The National Organization for Househusbands.

A loyal reader has sent me two interesting e-mails. I'll get to the first one at some point in the future. The second one is worth talking about now. He pointed me to a new site — recently launched, I think



This got me a little excited. I've often thought to myself (while mowing the lawn or washing dishes) that a national at-home dad association would be a great idea. There's a huge role to play. We need better information vendors on at-home fatherhood, and better connectors, lobbyists and advocates. A national organization would be a great way to get there.

But skimming through the site, I found that the National Organization for Househusbands was much, much more interested in promoting women's entry into the workforce. This is, of course, an unquestionably important issue. And there is a great deal of overlap between the advancement of working women and the willingness of families to consider flexible, non-gendered family roles. But in short, the site — and the group — was disappointing. I drilled further down and was further disappointed.

I hate to take aim at a group that shares the same basic dream that I have, but this association is making a damn poor case for the lifestyle I've come to love so much. The big problems:

You can't have a househusband organization without husbands. I thought the site was relatively one dimensional, with little about the advantages to dads and to kids, and that was confusing to me. Wouldn't a group of househusbands celebrate the lifestyle. Turns out, the National Organization for Househusbands isn't really for househusbands. “… we feel that it is up to us women to develop and encourage more men in this most valuable role.” Us women? Not exactly a paragon of inclusiveness. As far as I know, none of the leaders (so to speak) of the at- home fatherhood movement are involved in this group. That's too bad. We dads have a lot to offer.

Successful family roles are built on choices, not obligation. From the female side of the site's Bill of Rights: “You have the right to have a stay-at-home househusband to enhance your home life.” Women have a *right* to an at-home dad? I wish more than anything else that more families had at-home fatherhood as an option, but no one has a *right* to demand that their spouse stay home (or work), regardless of gender.

Stereotyping the at-home role is dangerous. From the male side of the Bill of Rights: “You have the right to shop and use your spouse's credit card!!” This does not belong in a sober discussion of gender roles. It perpetuates the myth — usually used against mothers — that at-home spouses are idle souls who while away the hours at the mall, etc. etc. Applying this stereotype to men doesn't kill it; it gives it new life.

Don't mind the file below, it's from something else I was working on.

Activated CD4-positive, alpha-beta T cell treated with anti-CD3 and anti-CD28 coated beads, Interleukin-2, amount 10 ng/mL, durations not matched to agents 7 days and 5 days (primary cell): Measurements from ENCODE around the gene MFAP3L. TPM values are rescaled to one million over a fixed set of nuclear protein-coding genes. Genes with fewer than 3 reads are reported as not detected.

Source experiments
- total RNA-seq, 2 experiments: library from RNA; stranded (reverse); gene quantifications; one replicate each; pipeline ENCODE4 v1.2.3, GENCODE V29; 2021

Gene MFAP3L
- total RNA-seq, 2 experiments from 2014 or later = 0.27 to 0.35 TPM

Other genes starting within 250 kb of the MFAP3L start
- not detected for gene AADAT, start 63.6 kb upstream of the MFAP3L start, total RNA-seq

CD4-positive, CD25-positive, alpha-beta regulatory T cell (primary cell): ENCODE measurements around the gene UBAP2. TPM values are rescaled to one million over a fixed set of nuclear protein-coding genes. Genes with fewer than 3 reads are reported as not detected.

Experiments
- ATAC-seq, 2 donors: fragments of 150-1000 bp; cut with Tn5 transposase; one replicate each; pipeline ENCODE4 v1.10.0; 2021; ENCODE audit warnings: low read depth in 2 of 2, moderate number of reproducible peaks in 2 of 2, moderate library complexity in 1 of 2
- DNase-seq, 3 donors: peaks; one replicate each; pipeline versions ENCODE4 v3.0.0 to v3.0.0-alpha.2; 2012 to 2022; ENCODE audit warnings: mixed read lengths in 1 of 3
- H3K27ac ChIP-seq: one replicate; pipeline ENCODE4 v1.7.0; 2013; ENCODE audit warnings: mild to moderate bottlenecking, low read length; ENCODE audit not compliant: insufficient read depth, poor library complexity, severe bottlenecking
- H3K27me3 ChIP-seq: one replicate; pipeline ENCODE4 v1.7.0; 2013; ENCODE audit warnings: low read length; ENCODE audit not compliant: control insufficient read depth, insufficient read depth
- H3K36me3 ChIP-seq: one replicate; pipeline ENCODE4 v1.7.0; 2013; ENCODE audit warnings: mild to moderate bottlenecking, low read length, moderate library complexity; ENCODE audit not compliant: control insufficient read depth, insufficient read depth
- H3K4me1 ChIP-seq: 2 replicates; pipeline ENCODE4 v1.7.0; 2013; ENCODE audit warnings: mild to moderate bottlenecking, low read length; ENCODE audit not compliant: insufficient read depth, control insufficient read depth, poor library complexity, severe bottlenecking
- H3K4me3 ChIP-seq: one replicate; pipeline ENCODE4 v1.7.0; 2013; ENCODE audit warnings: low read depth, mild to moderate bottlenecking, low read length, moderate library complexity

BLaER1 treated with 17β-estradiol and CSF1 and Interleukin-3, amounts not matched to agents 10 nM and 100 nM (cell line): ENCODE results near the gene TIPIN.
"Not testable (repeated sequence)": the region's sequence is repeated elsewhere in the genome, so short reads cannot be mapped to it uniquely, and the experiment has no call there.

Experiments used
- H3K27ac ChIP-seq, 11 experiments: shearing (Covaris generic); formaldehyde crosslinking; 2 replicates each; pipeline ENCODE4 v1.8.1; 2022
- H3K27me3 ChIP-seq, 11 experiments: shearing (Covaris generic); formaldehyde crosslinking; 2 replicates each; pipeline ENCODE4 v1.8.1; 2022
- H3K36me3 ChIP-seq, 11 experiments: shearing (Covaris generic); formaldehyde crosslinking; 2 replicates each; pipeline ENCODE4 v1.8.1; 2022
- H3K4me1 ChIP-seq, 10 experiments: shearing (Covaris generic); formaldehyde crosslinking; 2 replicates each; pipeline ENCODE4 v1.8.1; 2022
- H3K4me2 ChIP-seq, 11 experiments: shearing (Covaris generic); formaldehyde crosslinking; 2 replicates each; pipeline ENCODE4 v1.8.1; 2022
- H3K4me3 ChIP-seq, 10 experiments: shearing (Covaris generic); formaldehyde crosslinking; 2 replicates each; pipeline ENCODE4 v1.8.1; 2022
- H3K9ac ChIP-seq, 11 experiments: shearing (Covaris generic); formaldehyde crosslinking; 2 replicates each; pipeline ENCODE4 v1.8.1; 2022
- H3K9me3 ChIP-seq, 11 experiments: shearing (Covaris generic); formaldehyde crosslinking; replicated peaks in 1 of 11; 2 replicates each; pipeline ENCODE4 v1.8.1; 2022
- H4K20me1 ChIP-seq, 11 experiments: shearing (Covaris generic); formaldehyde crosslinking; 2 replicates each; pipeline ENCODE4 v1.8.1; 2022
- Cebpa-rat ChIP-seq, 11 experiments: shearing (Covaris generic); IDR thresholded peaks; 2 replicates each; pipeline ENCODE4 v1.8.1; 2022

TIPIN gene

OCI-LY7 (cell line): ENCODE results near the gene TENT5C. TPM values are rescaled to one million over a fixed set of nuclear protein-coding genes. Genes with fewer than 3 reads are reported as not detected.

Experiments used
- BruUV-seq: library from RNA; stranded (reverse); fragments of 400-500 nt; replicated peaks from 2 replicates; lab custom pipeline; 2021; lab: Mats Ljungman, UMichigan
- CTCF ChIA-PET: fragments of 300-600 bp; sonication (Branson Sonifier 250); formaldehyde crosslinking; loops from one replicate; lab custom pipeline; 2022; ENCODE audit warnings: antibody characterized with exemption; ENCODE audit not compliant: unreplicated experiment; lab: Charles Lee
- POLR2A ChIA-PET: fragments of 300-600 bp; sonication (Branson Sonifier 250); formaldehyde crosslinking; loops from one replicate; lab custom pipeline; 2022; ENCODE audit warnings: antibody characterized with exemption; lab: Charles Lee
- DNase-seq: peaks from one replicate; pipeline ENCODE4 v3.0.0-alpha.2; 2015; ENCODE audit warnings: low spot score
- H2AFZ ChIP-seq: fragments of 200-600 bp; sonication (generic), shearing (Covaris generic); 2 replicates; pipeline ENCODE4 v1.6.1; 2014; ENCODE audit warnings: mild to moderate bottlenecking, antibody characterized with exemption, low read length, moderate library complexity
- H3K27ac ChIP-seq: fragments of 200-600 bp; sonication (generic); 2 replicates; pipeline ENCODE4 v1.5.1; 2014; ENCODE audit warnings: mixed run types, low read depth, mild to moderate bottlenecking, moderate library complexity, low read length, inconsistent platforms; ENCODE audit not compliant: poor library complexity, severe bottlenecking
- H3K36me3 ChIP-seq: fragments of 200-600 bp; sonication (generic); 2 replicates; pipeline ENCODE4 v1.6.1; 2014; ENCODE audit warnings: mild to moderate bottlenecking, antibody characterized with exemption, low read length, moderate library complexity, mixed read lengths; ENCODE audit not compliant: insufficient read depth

I don't want to suggest there is nothing of value on the site — much of what is being pushed is certainly positive (from the male Bill of Rights, again: “You have the right to be respected as a contributing and valuable person in society.“). But by focusing narrowly on a single (though vitally important) element of at-home fatherhood, the site makes a less-than-convincing case for househusbands. And that's a real disappointment.

posted by Rebel Dad 9:31 PMComment (0)


I'm always hunting for new dad resources, so I was interested when Ken Canfield suggested in a
Kansas City Star story that iVillage was a good place for at-home dads to hang out. So I surfed on over there. It's pretty much a vast wasteland, as far as dads are concerned.

I also checked out the at-home dad section of meetup.com. Meetup, of course, is one of the driving forces behind Howard Dean's e-success, and I was curious to see what kind of job that service was doing in pulling dads together. The answer appears to be something less that revolutionary — no geographic area has more than a dozen dads registered — but I have my money on this emerging as a great tool to put dads in touch with other dads as folks become aware. I plan on registering in the next few days. If you choose to do the same thing, let me know what happens.

Many of the established regional groups are fantastic, but it can still be hard to connect with other dads. I'd love to see
Slowlane.com (which Jay Massey promises to upgrade) fill that role, but Meetup, with a little more attention, might easily become the starting point for the next generation of dad-to-dad groups.
posted by Rebel Dad
1:54 PM Comment (0)


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